If you’re in New Zealand, you know we don’t get a lot of choice when it comes to credit cards. Even the special travel cards that you can buy and load up with money come with a whole host of fees. Figuring out how we would handle money overseas took up a LOT of my time before we left. After reviewing our options, I was pretty thoroughly depressed. I looked into individual credit cards at many banks as well as several travel cards that you can load and reload, like the Travelex Cash Passport. They all charged astronomical fees, and often there’d be an outrageous charge simply to obtain and activate in the first place. And then I came across the Air NZ Onesmart debit card.
Another Kiwi blogger has covered the ins and outs of the Air NZ Onesmart card for travel pretty comprehensively. I’ll let her extensive overview speak for itself, but in a nutshell:
- $2 fee to load funds.
- It’s easy to avoid the monthly fee as long as you’re regularly using the card.
- No fees for electronic transactions; first three cash withdrawals a month are free.
- You can store money in different virtual currency wallets on the card, move it around, and lock in exchange rates that way. (That means no crappy currency conversion rates or extra fees at the point of withdrawal from an ATM, unless you are in a country with an unsupported currency.) Or you can leave it to chance and take whatever the exchange rate is on the day that you make a purchase/withdrawal.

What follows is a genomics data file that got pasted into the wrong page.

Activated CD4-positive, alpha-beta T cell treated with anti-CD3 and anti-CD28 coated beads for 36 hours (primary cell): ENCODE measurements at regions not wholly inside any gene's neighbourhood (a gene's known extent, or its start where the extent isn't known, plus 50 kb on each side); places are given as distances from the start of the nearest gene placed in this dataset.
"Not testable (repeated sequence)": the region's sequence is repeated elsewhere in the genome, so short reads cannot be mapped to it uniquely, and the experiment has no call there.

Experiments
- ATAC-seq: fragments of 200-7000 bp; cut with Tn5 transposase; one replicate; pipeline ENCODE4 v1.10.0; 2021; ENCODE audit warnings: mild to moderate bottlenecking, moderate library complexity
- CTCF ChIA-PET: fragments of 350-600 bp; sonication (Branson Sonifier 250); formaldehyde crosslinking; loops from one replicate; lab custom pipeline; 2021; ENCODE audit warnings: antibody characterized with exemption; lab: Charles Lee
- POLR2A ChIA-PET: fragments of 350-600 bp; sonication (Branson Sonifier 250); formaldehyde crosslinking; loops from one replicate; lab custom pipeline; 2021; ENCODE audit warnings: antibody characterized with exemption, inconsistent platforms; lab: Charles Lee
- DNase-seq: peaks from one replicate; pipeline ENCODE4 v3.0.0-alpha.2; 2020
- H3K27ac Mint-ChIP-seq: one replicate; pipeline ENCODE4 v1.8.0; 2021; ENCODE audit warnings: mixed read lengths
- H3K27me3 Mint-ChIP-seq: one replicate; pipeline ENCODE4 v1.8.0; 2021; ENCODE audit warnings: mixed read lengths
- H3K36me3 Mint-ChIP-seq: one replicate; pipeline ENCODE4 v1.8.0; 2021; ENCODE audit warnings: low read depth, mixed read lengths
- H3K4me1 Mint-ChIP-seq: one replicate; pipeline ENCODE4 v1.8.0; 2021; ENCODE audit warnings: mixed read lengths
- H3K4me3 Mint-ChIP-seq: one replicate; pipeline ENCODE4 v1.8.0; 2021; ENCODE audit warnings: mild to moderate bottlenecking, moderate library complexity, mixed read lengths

I’m convinced the Air NZ Onesmart card is the best option currently out there for Kiwis travelling overseas for a long period of time, and it’s definitely a much better one than my normal credit card, which charges $8 per withdrawal plus conversion fees. Plus Air NZ often has promotions where you can join the Airpoints scheme (and get a Onecard) for free, which I took advantage of.
How do I manage our finances while travelling? Well, my money system on the road looks something like:
- Transfer funds from my bank account to my Onesmart card
- Move cash around to the relevant currency ‘wallet’, ideally when the exchange rate is high (a few cents probably doesn’t make all that much difference, but it makes me feel competent , okay? My new thrill is opening up my daily email update from xe.com. Seriously)
- Withdraw cash as needed every few days
As for tracking our spending, I swear by the Trail Wallet app. It costs a couple of dollars and is worth every cent. Trail Wallet keeps a running daily and monthly total, tells you how you’re faring budget-wise, and generates colourful monthly graphs breaking down your spending by category. The Trail Wallet app can handle multiple currencies – I enter expenses in the local currency and it converts them to the NZ equivalent. You need to be online if you want to change your currency, i.e if you’re moving between countries and need to switch from, say, pounds to euros – but otherwise you can input transactions at any time. You probably carry your phone everywhere anyway, so whipping it out to record purchases isn’t a big stretch.